US oil price drops below $0

The consequence of an oil price war and the pandemic has resulted that in the first time in history the oil producers failed to find enough space in the US to store a glut of crude, forcing them to pay buyers to take it off their hands. West Texas Intermediate (WTI), the US benchmark, fell to -$37.63 a barrel, a loss of approximately 300 per cent.

PMIs at 7 year low

Increased Brexit uncertainty and escalating global trade tensions knocked British manufacturers in August. The purchasing managers’ index fell to 47.4 from 48 in July, its lowest reading since July 2012.

Chinese yuan

Today the Chinese yuan (CNY) finally broke through to the downside to the psychologically important level of 7.0 to the US dollar. 7.0 was a clear line in the sand defended by monetary authorities in Beijing since late 2016. While we are not currency experts, we would not be surprised to see the yuan weaken further now that 7.0 has finally been breached.

US Increases China Trade Tariff

President Trump has revealed plans to intensify his trade war with China by imposing tariffs on another $300 billion of its exports. Oil prices fell after the latest escalation in the dispute between the world’s two largest economies.

Unfortunately the markets struggled during 2018

The FTSE All-share was down 12.95% only UK gilts were able to give us a small positive return during the year. Research going back to 1901 from Deutsche Bank indicates that this is unprecedented. During 2017 there was only a little volatility, but 2018 made up for it. My crystal ball indicates that during 2019 we will need to be nimble to seek out returns. Good job we do not invest in bitcoin, it fell 70% during the year.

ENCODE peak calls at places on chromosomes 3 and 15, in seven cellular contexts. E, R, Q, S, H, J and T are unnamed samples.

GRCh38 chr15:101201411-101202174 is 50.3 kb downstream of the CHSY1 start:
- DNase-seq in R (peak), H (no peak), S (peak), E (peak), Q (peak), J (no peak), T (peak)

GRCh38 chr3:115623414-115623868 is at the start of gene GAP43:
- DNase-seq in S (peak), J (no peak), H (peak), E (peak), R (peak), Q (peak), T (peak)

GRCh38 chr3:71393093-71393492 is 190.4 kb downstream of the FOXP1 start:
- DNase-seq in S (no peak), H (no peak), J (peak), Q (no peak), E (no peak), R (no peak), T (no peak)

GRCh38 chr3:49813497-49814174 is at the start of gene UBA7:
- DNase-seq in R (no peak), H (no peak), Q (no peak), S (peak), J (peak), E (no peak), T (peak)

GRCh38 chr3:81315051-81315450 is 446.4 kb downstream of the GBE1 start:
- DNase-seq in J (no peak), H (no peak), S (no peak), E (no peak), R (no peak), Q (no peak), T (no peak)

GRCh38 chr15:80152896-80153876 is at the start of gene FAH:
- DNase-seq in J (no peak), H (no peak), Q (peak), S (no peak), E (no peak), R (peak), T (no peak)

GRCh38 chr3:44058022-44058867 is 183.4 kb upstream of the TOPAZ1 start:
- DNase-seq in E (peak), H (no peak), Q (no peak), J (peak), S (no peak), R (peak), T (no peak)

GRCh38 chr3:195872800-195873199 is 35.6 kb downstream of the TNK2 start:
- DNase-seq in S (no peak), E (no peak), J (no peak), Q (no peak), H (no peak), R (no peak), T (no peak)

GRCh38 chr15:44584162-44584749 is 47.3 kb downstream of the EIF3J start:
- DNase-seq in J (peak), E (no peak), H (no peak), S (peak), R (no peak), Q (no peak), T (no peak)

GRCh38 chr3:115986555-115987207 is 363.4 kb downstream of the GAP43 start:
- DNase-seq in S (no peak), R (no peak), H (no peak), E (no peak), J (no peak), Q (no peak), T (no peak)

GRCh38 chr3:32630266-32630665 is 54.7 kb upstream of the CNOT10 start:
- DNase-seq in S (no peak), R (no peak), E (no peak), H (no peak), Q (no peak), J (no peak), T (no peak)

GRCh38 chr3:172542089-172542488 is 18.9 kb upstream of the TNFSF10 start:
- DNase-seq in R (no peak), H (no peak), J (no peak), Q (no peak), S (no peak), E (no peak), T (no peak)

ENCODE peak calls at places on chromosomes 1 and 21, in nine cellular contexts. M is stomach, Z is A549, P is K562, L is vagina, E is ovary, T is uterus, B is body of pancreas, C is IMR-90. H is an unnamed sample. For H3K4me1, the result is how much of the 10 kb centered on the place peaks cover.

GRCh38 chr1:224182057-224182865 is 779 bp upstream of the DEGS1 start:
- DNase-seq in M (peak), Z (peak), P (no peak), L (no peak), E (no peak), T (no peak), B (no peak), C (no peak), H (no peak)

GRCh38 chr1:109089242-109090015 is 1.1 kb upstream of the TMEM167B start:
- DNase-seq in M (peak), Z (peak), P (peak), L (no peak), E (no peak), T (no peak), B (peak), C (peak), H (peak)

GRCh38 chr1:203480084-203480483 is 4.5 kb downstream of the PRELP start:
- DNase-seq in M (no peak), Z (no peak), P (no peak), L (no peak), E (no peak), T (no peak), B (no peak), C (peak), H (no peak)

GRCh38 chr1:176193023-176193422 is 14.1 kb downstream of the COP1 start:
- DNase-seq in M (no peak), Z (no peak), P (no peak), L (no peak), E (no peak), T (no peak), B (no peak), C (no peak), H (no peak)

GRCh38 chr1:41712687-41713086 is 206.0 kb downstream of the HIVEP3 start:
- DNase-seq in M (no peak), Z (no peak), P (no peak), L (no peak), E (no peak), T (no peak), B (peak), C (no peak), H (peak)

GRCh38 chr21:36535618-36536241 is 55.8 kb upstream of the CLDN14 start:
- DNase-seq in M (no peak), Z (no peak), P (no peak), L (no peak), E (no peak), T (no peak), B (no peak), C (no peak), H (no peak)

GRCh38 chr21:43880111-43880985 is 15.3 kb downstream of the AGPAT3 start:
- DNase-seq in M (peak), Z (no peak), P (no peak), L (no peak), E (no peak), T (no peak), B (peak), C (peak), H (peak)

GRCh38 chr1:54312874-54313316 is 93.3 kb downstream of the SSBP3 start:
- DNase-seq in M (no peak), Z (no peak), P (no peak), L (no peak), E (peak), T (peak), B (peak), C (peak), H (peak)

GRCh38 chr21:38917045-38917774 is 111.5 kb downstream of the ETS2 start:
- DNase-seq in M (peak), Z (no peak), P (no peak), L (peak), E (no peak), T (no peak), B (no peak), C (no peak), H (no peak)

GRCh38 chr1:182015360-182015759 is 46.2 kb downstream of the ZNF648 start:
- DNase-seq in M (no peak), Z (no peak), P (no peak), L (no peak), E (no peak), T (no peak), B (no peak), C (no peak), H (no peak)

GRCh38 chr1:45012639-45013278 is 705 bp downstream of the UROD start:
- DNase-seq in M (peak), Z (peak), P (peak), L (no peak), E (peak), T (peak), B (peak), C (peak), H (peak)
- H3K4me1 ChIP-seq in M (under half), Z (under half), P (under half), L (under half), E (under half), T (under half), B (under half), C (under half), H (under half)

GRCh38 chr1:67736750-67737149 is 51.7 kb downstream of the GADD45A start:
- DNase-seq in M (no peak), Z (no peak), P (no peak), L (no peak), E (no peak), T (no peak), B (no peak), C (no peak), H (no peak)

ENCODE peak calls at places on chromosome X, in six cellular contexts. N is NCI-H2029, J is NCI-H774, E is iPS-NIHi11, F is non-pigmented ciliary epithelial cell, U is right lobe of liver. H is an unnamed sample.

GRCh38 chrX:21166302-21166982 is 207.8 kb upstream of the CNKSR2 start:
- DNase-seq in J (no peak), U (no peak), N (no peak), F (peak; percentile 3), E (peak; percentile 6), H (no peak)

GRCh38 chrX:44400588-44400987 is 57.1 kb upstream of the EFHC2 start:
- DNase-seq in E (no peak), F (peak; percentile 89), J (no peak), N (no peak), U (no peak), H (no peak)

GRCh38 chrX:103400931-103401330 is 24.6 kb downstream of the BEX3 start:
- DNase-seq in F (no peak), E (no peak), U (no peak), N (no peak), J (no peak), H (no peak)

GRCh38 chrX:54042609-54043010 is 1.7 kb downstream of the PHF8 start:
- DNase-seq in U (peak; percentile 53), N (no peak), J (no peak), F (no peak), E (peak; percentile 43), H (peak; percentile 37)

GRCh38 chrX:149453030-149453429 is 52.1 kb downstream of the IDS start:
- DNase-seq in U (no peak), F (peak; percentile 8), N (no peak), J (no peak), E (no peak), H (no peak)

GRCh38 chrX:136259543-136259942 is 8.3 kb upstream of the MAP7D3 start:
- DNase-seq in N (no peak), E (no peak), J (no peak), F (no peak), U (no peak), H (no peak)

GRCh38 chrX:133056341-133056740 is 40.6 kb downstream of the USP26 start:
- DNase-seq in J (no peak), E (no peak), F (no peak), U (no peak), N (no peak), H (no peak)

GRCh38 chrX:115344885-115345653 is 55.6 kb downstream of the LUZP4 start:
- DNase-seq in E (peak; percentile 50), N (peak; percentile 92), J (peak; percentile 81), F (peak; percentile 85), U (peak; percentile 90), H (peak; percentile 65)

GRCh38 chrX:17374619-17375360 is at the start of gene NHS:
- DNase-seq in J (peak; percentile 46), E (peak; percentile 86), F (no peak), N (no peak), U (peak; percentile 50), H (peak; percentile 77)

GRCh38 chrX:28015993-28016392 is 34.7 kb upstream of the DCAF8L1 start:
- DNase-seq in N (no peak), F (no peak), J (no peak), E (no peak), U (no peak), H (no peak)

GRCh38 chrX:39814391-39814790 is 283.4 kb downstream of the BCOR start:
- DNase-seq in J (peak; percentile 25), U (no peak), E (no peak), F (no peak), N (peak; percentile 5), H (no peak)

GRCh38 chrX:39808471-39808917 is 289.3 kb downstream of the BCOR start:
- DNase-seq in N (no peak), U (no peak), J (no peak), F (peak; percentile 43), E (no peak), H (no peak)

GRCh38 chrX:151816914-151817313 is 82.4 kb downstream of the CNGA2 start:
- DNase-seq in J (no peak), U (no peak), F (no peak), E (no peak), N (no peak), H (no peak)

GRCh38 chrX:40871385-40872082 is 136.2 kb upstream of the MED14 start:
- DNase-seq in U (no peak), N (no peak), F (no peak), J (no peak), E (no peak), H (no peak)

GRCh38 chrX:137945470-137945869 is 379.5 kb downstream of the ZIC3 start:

Unfortunately politics has not helped. Trump’s war of words with China’s President Xi Jinping has affected trade in the Far East as well as Japan and Germany. Italy has not helped as they are Europe’s largest issuer of debt and they are struggling to agree a budget with Brussels, just as the ECB slows down its version of QE. We won’t even talk about the UK.

As you are aware the US has been slowly increasing interest rates and removing liquidity from the markets as Trump’s tax cuts fuelled the US economy. This has affected any countries dependent on the USD. However more recently the US FED looks like it has softened its tone and may slow down the rate hike cycle, which will weaken the USD reducing the headwinds and helping emerging markets. You may have noticed the price of petrol coming down and it will also help gold.

In the UK we have started to raise rates to 0.75% from a 300 year low of 0.25%. But with inflation hovering around 2.3% and an unemployment rate at only 4% the BoE MPC will be looking to increase rates further when the conditions are better.